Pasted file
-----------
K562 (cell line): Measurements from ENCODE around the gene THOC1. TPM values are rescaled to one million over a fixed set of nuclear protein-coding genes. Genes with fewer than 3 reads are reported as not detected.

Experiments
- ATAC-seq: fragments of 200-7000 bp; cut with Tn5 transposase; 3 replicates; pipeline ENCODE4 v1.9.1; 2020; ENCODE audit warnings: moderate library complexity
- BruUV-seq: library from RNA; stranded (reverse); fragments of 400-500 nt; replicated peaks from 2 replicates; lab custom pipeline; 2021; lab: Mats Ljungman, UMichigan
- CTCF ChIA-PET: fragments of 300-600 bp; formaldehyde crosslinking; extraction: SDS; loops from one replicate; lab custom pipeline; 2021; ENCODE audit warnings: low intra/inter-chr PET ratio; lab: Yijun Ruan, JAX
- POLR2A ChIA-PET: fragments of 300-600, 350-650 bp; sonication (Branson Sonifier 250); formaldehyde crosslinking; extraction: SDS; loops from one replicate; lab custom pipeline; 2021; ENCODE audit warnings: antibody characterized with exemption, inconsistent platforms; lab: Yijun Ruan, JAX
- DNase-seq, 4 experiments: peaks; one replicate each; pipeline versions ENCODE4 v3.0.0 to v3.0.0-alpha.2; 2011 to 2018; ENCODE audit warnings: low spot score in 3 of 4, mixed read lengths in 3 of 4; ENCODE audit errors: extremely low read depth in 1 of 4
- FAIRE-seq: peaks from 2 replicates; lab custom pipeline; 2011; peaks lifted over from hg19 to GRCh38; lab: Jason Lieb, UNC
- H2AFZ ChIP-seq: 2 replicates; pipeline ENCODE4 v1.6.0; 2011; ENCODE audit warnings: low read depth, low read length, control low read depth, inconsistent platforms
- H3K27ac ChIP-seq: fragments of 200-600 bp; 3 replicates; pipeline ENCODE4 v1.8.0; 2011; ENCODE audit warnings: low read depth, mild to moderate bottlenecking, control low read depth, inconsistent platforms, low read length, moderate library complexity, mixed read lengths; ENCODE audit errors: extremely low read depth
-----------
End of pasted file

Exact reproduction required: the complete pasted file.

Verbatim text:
K562 (cell line): Measurements from ENCODE around the gene THOC1. TPM values are rescaled to one million over a fixed set of nuclear protein-coding genes. Genes with fewer than 3 reads are reported as not detected.

Experiments
- ATAC-seq: fragments of 200-7000 bp; cut with Tn5 transposase; 3 replicates; pipeline ENCODE4 v1.9.1; 2020; ENCODE audit warnings: moderate library complexity
- BruUV-seq: library from RNA; stranded (reverse); fragments of 400-500 nt; replicated peaks from 2 replicates; lab custom pipeline; 2021; lab: Mats Ljungman, UMichigan
- CTCF ChIA-PET: fragments of 300-600 bp; formaldehyde crosslinking; extraction: SDS; loops from one replicate; lab custom pipeline; 2021; ENCODE audit warnings: low intra/inter-chr PET ratio; lab: Yijun Ruan, JAX
- POLR2A ChIA-PET: fragments of 300-600, 350-650 bp; sonication (Branson Sonifier 250); formaldehyde crosslinking; extraction: SDS; loops from one replicate; lab custom pipeline; 2021; ENCODE audit warnings: antibody characterized with exemption, inconsistent platforms; lab: Yijun Ruan, JAX
- DNase-seq, 4 experiments: peaks; one replicate each; pipeline versions ENCODE4 v3.0.0 to v3.0.0-alpha.2; 2011 to 2018; ENCODE audit warnings: low spot score in 3 of 4, mixed read lengths in 3 of 4; ENCODE audit errors: extremely low read depth in 1 of 4
- FAIRE-seq: peaks from 2 replicates; lab custom pipeline; 2011; peaks lifted over from hg19 to GRCh38; lab: Jason Lieb, UNC
- H2AFZ ChIP-seq: 2 replicates; pipeline ENCODE4 v1.6.0; 2011; ENCODE audit warnings: low read depth, low read length, control low read depth, inconsistent platforms
- H3K27ac ChIP-seq: fragments of 200-600 bp; 3 replicates; pipeline ENCODE4 v1.8.0; 2011; ENCODE audit warnings: low read depth, mild to moderate bottlenecking, control low read depth, inconsistent platforms, low read length, moderate library complexity, mixed read lengths; ENCODE audit errors: extremely low read depth